I'm glad someone like Clubside has been found to then argue the merits about the claim to uniqueness. I sense this is basically one of those "cloth versus disposable" arguments that will never find resolution even if you figure out how much gas costs per mile for the diaper truck, etc.

And it's not material to the discussion, really, except -- again, as part of the hype. So the guy invented a spread sheet? Ok, great, grand! Is it in use anymore? No. Why? Well, perhaps all sorts of "evil" things happened but...well, life is like that, then you die.

So...now he backs SL. Can any conclusions be drawn? I don't know. I back SL too! I've put *my own money* into SL as has Clubside -- Mitch Kapor is probably drowning in money and for him backing a dream like Philip's doesn't represent any pinch on his own wallet in the slightest. So, I feel as legitimate as he must. I have exposed skin, too, as does Clubside, and I feel flailed far more than Mitch, who probably flies around in a private airplane with the Diet Coke already poured for him, ever does.

I was also troubled by Mitch Kapor's touting of Wikipedia. Wikipedia is an infestation of the Internet that kills thinking and ruins journalism. It's filled with as much bad stuff as good stuff, like the whole Internet, except that it is served up more and more with its evil twin Google, which also serves up what the mob clicks, not what is necessarily demonstrably right and reasonable by some overarching criteria.

Add to that the idea that RealNetworks is a "failed thing" and put that in a string of Lotus 1-2-3, Real, Second Life, it looks bad.

But... for me personally, there's nothign "failed" about Real. I still use it. And RealSlideshow was absolutely vital to hundreds of using Sims offline to make stories and clubs for adults and teenagers during the years before the Sims Online and SL even existed -- serving the niches of people who didn't like war games and quest games.

I still use RealSlideShow but now most hosts don't support it so it's pointless and Real itself stopped servicing it.

No doubt there are other things like it that are better, but sometimes tekkies forget that when you make all kinds of things obsolete, you often are complexifying technology in ways that then make it less accessible to people, who are then left behind.

Here's what ultimately I can admire about Mitch Kapor, about whom I know little other than what the Internet presents to me, specifically the SL and LL pages: he is a man with a vision and with a coherent world view, a world from soup to nuts. He can find time to say something about asset servers and find time to say something about civil society.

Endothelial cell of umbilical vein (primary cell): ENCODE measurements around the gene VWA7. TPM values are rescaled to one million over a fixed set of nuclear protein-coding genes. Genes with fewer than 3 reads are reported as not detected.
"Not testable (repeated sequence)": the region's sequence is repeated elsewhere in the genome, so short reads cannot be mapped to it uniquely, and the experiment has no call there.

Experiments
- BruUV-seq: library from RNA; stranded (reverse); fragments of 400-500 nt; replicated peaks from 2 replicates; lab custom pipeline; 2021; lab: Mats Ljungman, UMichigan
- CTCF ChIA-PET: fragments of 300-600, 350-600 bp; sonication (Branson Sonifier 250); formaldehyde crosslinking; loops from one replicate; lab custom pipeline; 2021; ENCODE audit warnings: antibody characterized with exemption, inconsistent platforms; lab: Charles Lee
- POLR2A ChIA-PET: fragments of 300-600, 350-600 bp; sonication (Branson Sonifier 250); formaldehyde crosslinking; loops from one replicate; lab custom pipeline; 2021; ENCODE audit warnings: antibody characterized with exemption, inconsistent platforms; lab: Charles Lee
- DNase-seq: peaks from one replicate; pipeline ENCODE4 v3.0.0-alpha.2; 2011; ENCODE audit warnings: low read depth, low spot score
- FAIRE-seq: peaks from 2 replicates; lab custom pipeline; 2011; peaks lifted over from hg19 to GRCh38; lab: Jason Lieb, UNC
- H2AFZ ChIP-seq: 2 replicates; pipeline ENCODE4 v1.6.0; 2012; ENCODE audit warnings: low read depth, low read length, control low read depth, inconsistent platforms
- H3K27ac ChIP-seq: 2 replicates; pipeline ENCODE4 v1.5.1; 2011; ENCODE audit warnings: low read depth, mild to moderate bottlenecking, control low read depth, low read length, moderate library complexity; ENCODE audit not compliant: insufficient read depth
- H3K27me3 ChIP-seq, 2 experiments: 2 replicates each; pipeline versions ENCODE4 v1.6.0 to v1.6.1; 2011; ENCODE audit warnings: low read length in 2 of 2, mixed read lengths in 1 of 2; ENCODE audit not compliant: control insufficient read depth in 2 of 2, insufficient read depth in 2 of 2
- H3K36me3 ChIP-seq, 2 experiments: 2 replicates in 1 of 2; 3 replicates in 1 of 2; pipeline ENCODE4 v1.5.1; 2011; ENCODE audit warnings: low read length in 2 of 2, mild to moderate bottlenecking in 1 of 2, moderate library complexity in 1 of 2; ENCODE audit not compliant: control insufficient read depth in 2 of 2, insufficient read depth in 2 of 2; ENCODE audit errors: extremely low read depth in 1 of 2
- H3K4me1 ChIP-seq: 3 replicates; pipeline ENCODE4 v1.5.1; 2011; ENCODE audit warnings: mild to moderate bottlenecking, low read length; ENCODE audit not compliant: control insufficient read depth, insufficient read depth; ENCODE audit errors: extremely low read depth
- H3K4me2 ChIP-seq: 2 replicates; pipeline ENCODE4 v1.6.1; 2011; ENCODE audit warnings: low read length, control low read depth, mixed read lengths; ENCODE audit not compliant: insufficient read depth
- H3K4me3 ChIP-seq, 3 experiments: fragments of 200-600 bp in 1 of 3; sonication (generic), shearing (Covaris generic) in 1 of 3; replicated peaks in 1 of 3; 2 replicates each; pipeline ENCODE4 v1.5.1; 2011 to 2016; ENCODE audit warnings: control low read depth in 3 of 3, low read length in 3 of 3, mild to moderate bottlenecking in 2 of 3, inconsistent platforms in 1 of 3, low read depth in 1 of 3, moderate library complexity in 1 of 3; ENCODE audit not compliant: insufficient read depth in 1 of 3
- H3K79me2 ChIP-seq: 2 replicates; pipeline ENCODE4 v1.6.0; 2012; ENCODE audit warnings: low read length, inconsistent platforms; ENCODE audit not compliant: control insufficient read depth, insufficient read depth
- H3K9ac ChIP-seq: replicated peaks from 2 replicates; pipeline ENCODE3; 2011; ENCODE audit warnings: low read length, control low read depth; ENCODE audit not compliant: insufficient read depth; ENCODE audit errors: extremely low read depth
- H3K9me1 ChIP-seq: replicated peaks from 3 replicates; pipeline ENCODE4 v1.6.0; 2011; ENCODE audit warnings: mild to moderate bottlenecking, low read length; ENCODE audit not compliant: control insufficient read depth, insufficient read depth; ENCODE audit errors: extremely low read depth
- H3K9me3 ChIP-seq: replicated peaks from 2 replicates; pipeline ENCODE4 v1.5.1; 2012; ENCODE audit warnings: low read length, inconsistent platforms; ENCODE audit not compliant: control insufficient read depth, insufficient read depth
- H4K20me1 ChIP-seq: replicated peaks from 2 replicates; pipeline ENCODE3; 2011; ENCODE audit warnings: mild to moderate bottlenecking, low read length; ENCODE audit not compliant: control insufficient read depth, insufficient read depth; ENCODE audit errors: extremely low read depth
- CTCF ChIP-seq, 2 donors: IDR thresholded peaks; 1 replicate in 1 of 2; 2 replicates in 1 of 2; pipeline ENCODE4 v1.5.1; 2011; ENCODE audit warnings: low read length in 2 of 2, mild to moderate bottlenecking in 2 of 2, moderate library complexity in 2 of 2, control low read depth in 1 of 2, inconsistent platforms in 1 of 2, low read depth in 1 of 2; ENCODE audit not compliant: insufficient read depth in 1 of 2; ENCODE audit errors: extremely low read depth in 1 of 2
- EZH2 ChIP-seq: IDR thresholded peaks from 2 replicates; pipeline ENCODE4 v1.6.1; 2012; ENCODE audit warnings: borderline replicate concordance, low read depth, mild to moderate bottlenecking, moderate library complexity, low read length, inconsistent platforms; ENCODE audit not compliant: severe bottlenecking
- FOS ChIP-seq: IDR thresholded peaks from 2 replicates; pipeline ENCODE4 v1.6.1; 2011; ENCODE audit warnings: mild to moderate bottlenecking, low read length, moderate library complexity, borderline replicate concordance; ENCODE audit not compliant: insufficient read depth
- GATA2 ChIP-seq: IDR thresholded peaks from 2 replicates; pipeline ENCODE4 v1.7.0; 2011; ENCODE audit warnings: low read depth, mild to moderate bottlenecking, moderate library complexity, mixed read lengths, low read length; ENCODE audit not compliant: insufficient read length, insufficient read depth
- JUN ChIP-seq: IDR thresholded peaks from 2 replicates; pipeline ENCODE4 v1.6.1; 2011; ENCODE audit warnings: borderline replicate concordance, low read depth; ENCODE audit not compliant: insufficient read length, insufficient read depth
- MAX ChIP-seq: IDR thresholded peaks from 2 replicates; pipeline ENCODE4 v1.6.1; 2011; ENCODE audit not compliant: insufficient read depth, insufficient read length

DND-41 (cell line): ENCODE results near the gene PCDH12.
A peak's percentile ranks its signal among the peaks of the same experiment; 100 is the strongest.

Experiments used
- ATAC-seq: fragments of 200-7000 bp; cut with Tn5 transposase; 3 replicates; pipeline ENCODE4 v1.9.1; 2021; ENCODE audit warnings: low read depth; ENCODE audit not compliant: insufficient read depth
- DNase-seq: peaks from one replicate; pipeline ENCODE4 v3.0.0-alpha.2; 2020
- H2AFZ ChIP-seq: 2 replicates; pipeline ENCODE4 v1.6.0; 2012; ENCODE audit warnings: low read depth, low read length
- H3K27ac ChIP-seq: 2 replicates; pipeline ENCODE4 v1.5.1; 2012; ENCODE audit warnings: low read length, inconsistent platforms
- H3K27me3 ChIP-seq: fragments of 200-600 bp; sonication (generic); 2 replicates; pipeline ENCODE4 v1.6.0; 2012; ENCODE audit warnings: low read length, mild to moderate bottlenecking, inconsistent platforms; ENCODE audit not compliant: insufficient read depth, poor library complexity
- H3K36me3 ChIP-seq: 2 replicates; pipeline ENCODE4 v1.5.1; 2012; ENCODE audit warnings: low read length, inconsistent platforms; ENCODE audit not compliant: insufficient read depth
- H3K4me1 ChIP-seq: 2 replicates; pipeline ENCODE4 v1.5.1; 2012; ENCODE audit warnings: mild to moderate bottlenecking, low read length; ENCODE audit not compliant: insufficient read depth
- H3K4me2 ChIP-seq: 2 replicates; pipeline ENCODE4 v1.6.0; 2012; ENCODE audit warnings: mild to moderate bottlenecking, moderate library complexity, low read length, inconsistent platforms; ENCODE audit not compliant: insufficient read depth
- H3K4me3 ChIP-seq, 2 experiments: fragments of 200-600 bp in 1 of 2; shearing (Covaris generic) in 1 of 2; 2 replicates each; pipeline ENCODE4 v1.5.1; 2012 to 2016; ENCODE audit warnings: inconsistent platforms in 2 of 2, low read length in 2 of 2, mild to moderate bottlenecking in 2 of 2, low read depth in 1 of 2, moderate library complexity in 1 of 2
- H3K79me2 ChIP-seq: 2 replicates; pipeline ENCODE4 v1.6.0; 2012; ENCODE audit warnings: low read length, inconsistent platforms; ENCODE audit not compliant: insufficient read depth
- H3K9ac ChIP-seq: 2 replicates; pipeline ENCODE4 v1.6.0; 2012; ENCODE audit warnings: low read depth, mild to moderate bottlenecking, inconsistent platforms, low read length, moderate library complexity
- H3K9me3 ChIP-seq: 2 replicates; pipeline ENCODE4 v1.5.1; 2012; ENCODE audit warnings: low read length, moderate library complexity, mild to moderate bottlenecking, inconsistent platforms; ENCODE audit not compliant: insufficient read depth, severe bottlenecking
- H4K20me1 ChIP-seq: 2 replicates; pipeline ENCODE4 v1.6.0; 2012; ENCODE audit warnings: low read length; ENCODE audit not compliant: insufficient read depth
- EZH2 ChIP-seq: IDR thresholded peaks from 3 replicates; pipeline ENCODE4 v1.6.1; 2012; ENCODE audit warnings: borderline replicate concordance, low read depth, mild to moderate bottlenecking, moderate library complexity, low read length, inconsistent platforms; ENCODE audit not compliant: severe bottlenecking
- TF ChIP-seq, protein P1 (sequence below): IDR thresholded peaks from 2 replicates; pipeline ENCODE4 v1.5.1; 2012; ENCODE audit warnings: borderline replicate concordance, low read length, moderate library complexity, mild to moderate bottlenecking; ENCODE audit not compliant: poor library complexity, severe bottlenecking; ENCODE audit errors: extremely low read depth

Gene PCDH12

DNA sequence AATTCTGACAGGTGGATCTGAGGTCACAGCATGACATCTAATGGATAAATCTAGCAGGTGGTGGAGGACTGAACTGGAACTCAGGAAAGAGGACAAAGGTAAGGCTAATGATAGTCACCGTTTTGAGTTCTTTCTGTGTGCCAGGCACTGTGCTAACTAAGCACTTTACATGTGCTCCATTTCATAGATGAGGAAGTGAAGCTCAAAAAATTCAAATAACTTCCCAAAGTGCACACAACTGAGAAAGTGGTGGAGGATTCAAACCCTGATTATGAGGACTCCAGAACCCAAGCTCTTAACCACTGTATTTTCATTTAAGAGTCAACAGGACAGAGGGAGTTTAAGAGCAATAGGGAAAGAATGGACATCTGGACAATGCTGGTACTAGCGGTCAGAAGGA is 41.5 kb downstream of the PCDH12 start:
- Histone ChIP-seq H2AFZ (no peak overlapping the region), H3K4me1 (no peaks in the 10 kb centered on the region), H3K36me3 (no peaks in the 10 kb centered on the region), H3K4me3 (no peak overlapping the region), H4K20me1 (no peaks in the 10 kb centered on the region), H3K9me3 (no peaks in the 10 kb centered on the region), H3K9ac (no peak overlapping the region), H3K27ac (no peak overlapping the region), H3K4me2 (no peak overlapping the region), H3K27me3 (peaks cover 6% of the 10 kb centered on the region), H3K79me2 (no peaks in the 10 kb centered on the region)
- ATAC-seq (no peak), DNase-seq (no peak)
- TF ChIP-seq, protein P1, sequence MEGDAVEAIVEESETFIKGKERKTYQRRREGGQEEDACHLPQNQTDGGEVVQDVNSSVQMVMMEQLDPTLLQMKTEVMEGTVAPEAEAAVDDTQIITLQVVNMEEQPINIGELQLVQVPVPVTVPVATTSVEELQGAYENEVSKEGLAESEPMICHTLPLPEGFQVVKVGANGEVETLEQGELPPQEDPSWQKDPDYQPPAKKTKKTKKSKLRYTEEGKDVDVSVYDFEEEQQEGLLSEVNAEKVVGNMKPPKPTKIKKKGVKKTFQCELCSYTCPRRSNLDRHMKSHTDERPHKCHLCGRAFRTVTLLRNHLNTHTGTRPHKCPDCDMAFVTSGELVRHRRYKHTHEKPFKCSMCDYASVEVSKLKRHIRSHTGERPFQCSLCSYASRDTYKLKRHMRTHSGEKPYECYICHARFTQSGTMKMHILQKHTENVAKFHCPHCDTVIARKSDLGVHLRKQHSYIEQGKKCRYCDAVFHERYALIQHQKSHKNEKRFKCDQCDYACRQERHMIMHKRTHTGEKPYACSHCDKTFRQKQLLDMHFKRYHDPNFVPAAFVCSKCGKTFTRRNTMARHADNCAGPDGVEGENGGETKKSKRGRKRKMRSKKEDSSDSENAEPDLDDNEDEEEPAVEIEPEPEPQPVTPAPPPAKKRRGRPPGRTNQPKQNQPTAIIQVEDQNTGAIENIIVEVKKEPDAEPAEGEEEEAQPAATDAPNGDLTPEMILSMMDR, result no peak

You don't get that every day in people, and that's a good thing. I may disagree with this or that piece or even the entire vision, but I have to respect that he is thoughtful and has made such a coherent world view and more importantly, taken action on it in ways that most people never do.

Kyrah Abattoir

"Wikipedia is an infestation of the Internet that kills thinking and ruins journalism."

WOW what did you put in your crack pipe today??

Jake reitveld

Well I felt Kapor was very evasive about the subject of ordered society. Everyone says we have to have it, and yet the practicalities of how to accomplish it get glossed over.

The conference on mainland communities on sunday was very good. The lindens throw out convenants as an answer, but lack an effective response when confronted with how to enforce them. Enforcement is the poor stepsister in this ordered society. LL expects a groundswell of public pressure to render enforcement meaningless.

So now there is a conflcit between what should be done and what the lindens will do. I haave come away from SLCC having utterly given up on LL eve assuming responsiblity under the rule of law on any topic. They are, in all honesty, a de facto government, but they do not want to rule.
It is now up to us to sort what can and cannot be done within the structure of what LL will allow. Which means how do we make group tools and covenants better.

I also felt Kapor missed the point of my question entirely, which is my fault for shooting my mouth off too early. I pointed to the promotional videos and said these are human stories about how technology is used..when if fact the stories in the video largely are RL stories wher SL plays a role.

By my question I mean what would the role of LL be in facilitating human interaction within the game..how would they respond to the proposition of what is SL used for. But I am not especially articulate.

All in all I was encouraged by the dialogue I had with residents, but overall discouraged by LL's abdication of responsibility.

Ordinal Malaprop

In idle moments I wonder whether LL shouldn't just abdicate *all* responsibility if they don't want to take it for the existing regulations. Forget land ownership, the DMCA, griefing measures... let everyone fight it out, maintain property lines with scripted weapons (let's not beat about the bush, an ban tool is a perimeter defence weapon), form militias, make their own laws. Of course, it would be financial madness, result in complete anarchy for a long time and drive loads of people away, but if they really want to see what happens when online communities interact, that's the way to go - provide a world and physical laws and that's it. Nothing about behaviour, no ToS.